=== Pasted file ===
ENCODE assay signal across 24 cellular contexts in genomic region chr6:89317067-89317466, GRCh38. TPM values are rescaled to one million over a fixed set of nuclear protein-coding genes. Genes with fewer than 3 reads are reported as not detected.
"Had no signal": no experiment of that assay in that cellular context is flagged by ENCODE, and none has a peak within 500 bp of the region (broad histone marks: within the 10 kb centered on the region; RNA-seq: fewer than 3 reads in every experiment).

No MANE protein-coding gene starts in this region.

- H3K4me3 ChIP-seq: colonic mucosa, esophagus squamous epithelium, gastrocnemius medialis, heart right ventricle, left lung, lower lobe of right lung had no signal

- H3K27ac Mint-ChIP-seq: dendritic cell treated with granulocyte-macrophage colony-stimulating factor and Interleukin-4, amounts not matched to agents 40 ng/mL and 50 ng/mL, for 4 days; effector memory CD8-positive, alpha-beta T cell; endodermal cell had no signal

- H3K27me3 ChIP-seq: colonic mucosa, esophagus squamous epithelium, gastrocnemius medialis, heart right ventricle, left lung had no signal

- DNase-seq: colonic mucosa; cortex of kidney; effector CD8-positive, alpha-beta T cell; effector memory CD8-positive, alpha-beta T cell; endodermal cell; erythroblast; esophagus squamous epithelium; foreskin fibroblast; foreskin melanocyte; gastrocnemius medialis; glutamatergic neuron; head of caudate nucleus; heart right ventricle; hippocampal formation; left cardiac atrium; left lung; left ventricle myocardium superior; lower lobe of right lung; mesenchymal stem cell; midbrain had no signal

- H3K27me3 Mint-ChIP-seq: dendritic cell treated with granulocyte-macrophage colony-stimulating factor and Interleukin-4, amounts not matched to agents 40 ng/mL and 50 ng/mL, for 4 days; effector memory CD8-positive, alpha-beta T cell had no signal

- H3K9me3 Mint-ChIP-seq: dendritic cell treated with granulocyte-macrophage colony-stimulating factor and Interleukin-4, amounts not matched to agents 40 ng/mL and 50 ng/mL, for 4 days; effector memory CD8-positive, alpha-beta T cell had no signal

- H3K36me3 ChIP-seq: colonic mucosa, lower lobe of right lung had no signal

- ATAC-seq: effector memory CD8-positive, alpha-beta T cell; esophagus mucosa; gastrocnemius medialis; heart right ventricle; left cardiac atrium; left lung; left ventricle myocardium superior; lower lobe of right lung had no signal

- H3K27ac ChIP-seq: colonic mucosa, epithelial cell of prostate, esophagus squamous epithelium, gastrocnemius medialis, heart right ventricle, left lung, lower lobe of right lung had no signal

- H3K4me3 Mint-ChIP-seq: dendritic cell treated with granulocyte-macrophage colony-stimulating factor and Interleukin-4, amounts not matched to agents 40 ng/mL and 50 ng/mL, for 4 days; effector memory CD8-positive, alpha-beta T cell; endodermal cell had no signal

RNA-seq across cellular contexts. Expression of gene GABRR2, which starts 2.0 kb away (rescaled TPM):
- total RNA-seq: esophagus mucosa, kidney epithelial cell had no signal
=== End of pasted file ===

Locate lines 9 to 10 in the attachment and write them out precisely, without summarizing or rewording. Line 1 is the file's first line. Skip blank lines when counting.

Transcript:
- H3K9me3 Mint-ChIP-seq: dendritic cell treated with granulocyte-macrophage colony-stimulating factor and Interleukin-4, amounts not matched to agents 40 ng/mL and 50 ng/mL, for 4 days; effector memory CD8-positive, alpha-beta T cell had no signal

- H3K36me3 ChIP-seq: colonic mucosa, lower lobe of right lung had no signal